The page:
KD: Spellmann laid outside in the freezing cold for a half hour. Despite this injury and his declining health, Spellmann stayed involved with Lindenwood until the very end.
Mira Ezvan, information systems professor, still recalls Spellmann’s last “State of the University” to faculty at the beginning of the fall semester in 2006, his last public appearance.
Dr. Mira Ezvan: He came to the meeting, not looking well, but he delivered, like his speech, just dwelling on how he hopes that his legacy is going to, you know, preserve and be continued.
KD: Spellmann died just nine days after that meeting
Though he was controversial, President Spellmann’s 17 years in office helped turn Lindenwood from a struggling college into a successful university. Not only did he expand the main campus with building projects which continued after his death, but he also started Lindenwood campuses in Belleville and throughout the St. Louis area.
Professor Grant Hargate: Some dearly missed him. There wouldn’t be a campus today if it wasn’t for Dennis Spellmann. I believe that. This would have been a retirement village or houses all across this property.
MH: That’s Grant Hargate, an art professor at Lindenwood for over 3 decades.
GH: So there’s still a Lindenwood, thanks to him.
KD: Not only did Spellmann forever alter the face of Lindenwood, but the face of St. Charles, Missouri as well.
Spellmann’s friend Steve Ehlmann, now the St. Charles County Executive, credits Spellmann for doing just that.
Steve Ehlmann: He was a friend, and he did some things for me and, like I said, most importantly, I think he saved my hometown. I didn’t have a chance to tell him that because he died in the hospital.
MH: Spellmann’s death brought mixed emotions to the faculty and students he encouraged and challenged.
GH: I think there was a feeling of – for some it was like sadness, and there were some that were saying “yippity dippity.” By the time he was sick and gone, he had already relaxed his administrative expectations about what we were supposed to be doing. I guess you get close to the end and you decide things aren’t so important. You want to be remembered as a nice person
KD: Spellmann certainly didn’t change his policies or bring back co-ed dorms or allow alcohol on campus in his last years, but some remembered him as more mellow and possibly – nice.
One thing everyone can agree on is Spellmann was a one-of-a-kind man. Lindenwood took a desperate gamble on his unconventional approach, and it worked.
As said in his eulogy, Spellmann had “a style that is unique and that I doubt will ever be duplicated.”
SE: He was unique. He was different. He came in, he didn’t do the start of things that college presidents in the past had done at Lindenwood. He obviously made some enemies. But he made a lot of friends. And in the end, it all worked out.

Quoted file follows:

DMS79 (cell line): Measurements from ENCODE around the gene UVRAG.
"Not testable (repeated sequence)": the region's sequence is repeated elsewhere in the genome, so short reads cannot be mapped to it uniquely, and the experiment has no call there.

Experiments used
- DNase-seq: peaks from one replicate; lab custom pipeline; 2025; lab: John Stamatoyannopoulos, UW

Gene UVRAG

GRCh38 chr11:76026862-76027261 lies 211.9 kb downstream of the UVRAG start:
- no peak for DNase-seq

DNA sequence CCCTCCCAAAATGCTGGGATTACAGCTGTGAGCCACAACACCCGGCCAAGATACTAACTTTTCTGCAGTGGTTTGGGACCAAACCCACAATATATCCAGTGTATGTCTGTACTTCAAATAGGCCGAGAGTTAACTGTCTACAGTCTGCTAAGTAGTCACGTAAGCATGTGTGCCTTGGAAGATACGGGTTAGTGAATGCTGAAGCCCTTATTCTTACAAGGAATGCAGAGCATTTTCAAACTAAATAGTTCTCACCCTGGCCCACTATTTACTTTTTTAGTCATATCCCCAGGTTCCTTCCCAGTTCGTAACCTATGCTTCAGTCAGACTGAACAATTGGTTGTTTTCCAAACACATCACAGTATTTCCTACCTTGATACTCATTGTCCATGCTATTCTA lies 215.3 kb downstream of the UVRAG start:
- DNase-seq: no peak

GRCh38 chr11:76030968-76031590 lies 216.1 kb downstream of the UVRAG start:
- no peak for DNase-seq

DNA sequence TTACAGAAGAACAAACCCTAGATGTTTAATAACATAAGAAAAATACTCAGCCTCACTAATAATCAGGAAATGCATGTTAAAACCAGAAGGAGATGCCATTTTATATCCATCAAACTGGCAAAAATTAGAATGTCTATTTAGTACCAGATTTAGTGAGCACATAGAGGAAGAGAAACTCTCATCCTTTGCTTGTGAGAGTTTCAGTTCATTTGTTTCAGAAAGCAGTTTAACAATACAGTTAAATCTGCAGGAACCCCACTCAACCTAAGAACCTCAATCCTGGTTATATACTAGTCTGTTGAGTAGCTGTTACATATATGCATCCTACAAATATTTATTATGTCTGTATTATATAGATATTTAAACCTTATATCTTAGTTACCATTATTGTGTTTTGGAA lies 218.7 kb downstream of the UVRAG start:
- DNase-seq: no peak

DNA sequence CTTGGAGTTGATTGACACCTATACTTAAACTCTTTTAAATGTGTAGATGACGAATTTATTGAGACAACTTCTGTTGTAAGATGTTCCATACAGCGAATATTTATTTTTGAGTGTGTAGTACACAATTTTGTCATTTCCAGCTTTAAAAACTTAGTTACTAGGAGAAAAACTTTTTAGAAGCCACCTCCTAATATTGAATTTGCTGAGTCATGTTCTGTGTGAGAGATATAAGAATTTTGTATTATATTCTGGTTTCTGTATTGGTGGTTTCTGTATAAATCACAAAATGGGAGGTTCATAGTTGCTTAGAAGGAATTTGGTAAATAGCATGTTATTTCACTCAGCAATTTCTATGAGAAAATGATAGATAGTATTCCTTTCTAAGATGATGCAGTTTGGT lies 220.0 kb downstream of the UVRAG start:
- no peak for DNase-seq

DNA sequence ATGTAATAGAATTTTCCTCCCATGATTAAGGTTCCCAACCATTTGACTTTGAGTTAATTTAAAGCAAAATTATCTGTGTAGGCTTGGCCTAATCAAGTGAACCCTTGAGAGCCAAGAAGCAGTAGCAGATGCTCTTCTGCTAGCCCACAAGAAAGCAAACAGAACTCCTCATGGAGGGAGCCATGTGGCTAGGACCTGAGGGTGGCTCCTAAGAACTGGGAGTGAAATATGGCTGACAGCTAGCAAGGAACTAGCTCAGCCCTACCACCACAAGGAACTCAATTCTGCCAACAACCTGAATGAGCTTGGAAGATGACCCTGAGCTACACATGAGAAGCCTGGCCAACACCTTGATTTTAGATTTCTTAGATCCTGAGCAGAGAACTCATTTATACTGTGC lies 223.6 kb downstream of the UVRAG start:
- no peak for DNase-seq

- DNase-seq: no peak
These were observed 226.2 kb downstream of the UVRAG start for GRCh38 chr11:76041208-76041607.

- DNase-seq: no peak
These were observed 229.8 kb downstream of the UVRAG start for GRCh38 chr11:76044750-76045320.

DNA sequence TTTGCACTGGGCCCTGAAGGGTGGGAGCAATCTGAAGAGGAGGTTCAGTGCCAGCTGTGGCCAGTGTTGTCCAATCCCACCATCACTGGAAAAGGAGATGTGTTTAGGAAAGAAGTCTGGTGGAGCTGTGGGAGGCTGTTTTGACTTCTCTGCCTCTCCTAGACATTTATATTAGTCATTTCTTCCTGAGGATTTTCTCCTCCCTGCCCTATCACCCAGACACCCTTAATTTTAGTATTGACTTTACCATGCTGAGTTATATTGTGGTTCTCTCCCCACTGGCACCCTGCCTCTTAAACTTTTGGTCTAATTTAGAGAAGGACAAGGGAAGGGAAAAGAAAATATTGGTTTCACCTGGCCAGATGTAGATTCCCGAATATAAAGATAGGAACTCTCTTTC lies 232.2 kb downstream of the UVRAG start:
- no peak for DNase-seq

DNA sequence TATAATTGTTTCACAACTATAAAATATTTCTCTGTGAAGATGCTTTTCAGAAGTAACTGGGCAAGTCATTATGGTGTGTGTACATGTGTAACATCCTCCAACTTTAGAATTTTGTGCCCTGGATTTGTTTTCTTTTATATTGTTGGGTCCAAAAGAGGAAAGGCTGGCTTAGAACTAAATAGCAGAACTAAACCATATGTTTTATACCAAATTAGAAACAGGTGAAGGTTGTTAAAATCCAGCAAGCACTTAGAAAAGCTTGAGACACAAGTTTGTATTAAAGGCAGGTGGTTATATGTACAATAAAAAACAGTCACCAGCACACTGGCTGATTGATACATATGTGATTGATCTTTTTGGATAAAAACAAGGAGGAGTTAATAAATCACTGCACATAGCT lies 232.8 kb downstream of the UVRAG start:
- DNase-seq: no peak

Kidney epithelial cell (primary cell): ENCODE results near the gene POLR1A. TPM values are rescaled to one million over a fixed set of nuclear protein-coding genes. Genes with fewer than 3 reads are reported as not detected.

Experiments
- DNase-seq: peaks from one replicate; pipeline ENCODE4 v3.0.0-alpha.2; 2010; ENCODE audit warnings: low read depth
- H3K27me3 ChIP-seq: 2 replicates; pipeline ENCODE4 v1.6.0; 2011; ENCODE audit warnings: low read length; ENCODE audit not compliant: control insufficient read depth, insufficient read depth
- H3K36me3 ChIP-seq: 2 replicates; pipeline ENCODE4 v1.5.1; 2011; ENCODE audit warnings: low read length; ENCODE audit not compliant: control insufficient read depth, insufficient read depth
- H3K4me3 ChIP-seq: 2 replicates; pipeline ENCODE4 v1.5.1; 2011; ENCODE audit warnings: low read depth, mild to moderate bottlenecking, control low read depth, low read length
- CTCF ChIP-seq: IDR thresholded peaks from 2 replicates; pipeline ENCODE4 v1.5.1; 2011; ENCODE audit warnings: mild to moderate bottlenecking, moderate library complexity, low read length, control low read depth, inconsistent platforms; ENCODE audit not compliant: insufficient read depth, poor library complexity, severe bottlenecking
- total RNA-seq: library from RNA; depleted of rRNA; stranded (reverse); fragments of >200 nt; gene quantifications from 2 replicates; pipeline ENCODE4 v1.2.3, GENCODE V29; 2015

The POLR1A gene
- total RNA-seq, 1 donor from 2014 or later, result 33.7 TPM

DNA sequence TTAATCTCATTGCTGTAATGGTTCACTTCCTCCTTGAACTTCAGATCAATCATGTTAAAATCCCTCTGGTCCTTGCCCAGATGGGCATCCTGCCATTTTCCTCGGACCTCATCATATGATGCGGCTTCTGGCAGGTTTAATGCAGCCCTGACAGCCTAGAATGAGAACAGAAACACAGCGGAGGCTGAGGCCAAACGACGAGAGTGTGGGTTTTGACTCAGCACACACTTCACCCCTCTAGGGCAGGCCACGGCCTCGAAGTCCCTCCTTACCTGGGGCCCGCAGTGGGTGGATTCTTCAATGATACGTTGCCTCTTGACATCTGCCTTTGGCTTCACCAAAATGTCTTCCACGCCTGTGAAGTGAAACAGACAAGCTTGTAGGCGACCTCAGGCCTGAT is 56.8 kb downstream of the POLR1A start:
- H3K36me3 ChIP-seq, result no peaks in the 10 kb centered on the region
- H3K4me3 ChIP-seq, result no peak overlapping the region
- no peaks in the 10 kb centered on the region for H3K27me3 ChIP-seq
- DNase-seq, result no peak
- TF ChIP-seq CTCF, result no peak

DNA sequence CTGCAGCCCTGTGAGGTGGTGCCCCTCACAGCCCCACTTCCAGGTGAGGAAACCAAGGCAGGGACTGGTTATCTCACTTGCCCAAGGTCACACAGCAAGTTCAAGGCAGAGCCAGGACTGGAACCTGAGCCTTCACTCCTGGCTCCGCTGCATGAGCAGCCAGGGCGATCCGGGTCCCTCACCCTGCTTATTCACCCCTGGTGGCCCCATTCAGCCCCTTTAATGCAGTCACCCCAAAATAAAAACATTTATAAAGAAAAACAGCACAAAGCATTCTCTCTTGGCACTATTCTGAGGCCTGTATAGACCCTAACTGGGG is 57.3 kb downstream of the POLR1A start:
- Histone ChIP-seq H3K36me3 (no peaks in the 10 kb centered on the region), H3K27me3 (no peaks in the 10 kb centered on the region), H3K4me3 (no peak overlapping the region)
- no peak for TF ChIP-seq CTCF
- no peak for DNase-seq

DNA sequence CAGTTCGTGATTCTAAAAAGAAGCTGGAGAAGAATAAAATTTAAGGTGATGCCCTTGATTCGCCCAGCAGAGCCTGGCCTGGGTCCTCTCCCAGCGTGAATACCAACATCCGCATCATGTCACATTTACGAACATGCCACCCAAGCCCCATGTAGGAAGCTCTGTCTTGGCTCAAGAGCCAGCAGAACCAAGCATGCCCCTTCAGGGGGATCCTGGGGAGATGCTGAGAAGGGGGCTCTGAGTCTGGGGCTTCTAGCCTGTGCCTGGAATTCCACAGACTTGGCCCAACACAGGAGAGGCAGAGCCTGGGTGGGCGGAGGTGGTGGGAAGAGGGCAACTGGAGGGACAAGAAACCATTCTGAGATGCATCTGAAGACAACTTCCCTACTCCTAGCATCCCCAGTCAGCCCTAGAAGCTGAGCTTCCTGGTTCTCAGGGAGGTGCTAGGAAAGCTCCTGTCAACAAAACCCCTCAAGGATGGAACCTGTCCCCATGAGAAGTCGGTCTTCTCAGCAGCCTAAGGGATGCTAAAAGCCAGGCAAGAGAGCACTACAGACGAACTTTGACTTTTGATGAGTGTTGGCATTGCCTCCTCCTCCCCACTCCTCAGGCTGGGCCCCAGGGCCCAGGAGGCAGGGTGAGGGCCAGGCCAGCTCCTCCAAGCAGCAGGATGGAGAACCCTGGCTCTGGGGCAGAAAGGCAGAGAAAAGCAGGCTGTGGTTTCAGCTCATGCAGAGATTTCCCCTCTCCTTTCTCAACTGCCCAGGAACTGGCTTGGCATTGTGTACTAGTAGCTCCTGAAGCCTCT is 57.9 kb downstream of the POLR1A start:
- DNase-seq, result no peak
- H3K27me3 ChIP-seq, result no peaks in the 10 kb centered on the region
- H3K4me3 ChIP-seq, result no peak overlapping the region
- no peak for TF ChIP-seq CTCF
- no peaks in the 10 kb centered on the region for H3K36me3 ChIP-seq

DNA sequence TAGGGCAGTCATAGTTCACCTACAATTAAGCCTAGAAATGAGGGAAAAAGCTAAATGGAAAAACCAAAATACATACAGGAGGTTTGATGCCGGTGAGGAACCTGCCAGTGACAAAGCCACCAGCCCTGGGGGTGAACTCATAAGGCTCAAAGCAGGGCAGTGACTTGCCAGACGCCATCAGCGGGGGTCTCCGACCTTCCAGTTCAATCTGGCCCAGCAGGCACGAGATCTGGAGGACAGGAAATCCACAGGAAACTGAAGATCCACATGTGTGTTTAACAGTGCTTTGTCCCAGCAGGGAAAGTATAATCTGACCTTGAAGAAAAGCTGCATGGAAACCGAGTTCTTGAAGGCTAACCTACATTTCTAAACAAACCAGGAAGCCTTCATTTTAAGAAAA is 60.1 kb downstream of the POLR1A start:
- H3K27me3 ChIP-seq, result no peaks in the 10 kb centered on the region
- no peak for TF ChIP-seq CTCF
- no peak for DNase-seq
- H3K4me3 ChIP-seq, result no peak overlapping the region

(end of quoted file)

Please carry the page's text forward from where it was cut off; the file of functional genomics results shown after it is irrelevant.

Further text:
A memorial outside Spellmann’s house on campus after he died in 2006. Image from the Mary E. Ambler Archives
KD: So there we have it – the conclusion of the Spellmann Era.
MH: He was the man who pulled Lindenwood out of the fire, when the 160-year-old school was at the end of its rope.
KD: He was the administrator who worked questionable financial aid deals to save other struggling schools.
MH: He was a Texan, a veteran, and an Eagle Scout.
KD: He was known for his temper and stubbornness, but was he really as mean as his reputation suggested?
MH: He was the man who bought up the area around Lindenwood – bending the flow of First Capitol with his Herculean will – even against the protests of locals.
KD: And he was the business genius who balanced Lindenwood’s budget and led enrollment to skyrocket – even to the point that students were sleeping in dilapidated trailers and on cots in dorm lounges.
MH: How did he do it?
KD: He was thrifty, and had a talent for optimizing what he had. That’s how he came up with pork for tuition. He was the president who revitalized Lindenwood sports, which brought in a record amount of students.
MH: But, he incited the ire of professors, who worried that he would cut academic standards, and criticized him when he got rid of their privileges
KD: Creating what one accrediting agency called an “atmosphere of repression.”
MH: Some students hated him too, because he imposed strict discipline on what was once a very relaxed school.
KD: He was a man with stubborn principles, even when everyone was against him.
People accepted the temper with the leadership. People accepted the vision with the burden. People accepted the control with the results.
With Dennis Spellmann you accepted the good with the bad.